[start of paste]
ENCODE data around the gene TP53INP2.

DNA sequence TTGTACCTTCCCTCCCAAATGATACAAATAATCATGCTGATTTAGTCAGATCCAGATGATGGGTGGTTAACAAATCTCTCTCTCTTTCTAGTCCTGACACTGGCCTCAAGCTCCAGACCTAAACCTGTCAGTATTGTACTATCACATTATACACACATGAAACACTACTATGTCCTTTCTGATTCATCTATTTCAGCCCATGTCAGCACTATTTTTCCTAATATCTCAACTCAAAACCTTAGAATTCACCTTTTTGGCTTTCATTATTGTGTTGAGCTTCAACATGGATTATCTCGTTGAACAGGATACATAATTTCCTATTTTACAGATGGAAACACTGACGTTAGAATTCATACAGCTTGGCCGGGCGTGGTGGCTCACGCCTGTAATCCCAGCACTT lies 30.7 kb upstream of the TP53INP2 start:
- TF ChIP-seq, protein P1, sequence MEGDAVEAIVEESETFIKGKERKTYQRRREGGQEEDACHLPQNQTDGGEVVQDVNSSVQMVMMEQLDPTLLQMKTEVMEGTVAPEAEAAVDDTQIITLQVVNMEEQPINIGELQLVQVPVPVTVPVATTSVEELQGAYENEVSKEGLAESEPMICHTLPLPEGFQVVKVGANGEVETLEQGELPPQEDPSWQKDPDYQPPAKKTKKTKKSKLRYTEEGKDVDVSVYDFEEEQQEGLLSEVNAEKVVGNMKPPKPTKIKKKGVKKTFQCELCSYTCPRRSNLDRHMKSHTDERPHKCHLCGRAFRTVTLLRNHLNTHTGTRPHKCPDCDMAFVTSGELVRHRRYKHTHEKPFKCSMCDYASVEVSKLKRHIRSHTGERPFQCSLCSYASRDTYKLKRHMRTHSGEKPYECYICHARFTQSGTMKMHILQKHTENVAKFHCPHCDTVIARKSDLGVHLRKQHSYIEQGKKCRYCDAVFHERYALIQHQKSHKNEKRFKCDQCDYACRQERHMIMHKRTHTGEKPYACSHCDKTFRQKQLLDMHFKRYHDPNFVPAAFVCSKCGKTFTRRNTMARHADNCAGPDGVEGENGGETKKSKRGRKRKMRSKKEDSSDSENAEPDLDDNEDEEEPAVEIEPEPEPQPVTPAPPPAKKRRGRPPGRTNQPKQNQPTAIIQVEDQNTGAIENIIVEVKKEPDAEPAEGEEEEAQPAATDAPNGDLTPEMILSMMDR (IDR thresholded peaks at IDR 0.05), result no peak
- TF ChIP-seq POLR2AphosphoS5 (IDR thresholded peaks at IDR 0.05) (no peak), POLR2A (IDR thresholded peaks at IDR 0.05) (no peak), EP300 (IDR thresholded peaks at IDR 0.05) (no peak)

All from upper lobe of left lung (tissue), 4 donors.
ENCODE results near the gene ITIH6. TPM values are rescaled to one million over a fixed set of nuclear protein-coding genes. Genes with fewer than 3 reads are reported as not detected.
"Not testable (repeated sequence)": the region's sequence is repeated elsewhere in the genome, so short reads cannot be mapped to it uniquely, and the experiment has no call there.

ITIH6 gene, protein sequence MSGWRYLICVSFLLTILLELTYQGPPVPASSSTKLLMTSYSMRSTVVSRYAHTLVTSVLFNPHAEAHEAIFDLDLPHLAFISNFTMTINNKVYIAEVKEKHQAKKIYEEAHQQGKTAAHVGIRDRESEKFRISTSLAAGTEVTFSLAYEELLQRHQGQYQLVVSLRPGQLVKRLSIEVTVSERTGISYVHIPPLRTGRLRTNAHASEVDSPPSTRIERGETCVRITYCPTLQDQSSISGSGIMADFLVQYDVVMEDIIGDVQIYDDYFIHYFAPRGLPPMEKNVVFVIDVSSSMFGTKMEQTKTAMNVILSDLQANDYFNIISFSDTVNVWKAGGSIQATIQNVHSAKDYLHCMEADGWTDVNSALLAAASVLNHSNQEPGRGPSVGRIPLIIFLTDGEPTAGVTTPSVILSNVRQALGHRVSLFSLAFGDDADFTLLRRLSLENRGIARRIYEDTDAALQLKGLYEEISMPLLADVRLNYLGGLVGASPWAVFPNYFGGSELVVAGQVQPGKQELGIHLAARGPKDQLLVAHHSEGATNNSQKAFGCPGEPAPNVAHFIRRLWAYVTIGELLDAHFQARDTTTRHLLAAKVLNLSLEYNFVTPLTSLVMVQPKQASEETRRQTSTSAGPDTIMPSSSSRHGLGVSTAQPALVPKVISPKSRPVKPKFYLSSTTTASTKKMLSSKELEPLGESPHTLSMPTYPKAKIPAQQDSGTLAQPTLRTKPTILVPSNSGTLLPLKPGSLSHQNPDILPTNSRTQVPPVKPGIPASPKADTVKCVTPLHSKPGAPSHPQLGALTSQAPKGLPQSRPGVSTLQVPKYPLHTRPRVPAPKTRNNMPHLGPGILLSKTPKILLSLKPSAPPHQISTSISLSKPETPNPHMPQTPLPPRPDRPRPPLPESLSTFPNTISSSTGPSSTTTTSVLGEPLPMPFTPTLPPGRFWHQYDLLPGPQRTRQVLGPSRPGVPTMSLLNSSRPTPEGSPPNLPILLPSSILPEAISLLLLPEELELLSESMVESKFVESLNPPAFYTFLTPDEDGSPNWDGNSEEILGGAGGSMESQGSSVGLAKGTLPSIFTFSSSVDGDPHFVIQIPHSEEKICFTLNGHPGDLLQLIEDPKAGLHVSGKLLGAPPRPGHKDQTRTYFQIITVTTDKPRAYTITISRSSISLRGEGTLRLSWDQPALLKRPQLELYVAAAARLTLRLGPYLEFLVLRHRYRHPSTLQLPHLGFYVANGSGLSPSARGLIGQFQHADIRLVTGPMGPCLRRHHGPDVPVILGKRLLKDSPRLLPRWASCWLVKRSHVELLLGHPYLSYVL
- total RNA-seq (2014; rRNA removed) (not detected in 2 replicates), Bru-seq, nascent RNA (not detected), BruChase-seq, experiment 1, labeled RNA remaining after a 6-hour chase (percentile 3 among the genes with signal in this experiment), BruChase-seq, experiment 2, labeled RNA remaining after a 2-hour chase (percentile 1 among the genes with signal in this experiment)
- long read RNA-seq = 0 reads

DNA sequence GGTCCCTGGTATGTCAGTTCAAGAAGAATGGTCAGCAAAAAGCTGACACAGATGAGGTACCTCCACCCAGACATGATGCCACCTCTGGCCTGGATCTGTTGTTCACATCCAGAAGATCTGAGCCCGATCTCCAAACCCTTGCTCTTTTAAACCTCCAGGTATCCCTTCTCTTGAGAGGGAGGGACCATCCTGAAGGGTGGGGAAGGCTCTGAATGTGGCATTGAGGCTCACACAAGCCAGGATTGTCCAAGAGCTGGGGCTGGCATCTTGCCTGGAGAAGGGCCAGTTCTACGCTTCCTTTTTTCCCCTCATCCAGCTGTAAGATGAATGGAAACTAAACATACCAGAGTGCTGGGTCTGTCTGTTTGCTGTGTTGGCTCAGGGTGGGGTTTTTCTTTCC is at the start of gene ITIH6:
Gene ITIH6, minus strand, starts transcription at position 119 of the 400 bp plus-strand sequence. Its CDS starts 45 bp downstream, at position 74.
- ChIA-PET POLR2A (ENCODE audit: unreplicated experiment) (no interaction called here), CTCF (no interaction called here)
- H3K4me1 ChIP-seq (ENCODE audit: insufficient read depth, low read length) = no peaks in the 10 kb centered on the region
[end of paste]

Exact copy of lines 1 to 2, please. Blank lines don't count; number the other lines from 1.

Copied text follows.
ENCODE data around the gene TP53INP2.

DNA sequence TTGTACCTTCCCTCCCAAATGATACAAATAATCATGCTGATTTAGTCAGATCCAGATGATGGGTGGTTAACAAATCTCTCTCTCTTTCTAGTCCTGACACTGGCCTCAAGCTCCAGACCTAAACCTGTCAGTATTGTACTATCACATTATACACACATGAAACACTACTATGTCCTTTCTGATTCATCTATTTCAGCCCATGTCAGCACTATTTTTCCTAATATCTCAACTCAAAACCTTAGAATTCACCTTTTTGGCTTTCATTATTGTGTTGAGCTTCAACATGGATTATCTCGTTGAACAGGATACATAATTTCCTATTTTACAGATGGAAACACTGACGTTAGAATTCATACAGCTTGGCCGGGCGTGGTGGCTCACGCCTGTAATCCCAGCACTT lies 30.7 kb upstream of the TP53INP2 start: